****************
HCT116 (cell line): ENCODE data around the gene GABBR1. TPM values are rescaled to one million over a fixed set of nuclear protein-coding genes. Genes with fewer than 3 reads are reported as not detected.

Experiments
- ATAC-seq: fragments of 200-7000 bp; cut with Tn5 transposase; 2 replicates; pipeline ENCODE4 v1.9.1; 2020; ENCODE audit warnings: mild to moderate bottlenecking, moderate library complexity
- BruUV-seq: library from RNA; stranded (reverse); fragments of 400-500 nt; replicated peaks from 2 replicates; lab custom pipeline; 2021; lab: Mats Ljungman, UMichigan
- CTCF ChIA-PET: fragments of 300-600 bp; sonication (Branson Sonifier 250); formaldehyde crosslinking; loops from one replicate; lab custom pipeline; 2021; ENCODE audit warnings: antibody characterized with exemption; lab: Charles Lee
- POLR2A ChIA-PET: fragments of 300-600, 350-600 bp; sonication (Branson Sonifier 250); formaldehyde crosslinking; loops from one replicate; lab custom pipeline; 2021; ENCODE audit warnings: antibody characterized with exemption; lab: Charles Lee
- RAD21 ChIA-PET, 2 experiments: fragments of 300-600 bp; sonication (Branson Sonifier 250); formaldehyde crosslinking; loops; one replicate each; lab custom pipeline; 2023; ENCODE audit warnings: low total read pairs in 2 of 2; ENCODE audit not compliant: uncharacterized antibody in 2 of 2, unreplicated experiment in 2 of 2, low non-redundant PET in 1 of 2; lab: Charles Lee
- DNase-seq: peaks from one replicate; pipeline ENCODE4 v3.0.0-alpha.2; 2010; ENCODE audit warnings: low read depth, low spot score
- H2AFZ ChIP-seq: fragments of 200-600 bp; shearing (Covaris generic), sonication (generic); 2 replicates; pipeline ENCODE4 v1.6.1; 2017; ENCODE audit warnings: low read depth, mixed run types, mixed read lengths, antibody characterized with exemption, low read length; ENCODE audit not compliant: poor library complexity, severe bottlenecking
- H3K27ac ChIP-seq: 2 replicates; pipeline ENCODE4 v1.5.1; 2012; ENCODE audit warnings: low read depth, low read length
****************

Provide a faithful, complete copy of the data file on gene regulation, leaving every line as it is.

HCT116 (cell line): ENCODE data around the gene GABBR1. TPM values are rescaled to one million over a fixed set of nuclear protein-coding genes. Genes with fewer than 3 reads are reported as not detected.

Experiments
- ATAC-seq: fragments of 200-7000 bp; cut with Tn5 transposase; 2 replicates; pipeline ENCODE4 v1.9.1; 2020; ENCODE audit warnings: mild to moderate bottlenecking, moderate library complexity
- BruUV-seq: library from RNA; stranded (reverse); fragments of 400-500 nt; replicated peaks from 2 replicates; lab custom pipeline; 2021; lab: Mats Ljungman, UMichigan
- CTCF ChIA-PET: fragments of 300-600 bp; sonication (Branson Sonifier 250); formaldehyde crosslinking; loops from one replicate; lab custom pipeline; 2021; ENCODE audit warnings: antibody characterized with exemption; lab: Charles Lee
- POLR2A ChIA-PET: fragments of 300-600, 350-600 bp; sonication (Branson Sonifier 250); formaldehyde crosslinking; loops from one replicate; lab custom pipeline; 2021; ENCODE audit warnings: antibody characterized with exemption; lab: Charles Lee
- RAD21 ChIA-PET, 2 experiments: fragments of 300-600 bp; sonication (Branson Sonifier 250); formaldehyde crosslinking; loops; one replicate each; lab custom pipeline; 2023; ENCODE audit warnings: low total read pairs in 2 of 2; ENCODE audit not compliant: uncharacterized antibody in 2 of 2, unreplicated experiment in 2 of 2, low non-redundant PET in 1 of 2; lab: Charles Lee
- DNase-seq: peaks from one replicate; pipeline ENCODE4 v3.0.0-alpha.2; 2010; ENCODE audit warnings: low read depth, low spot score
- H2AFZ ChIP-seq: fragments of 200-600 bp; shearing (Covaris generic), sonication (generic); 2 replicates; pipeline ENCODE4 v1.6.1; 2017; ENCODE audit warnings: low read depth, mixed run types, mixed read lengths, antibody characterized with exemption, low read length; ENCODE audit not compliant: poor library complexity, severe bottlenecking
- H3K27ac ChIP-seq: 2 replicates; pipeline ENCODE4 v1.5.1; 2012; ENCODE audit warnings: low read depth, low read length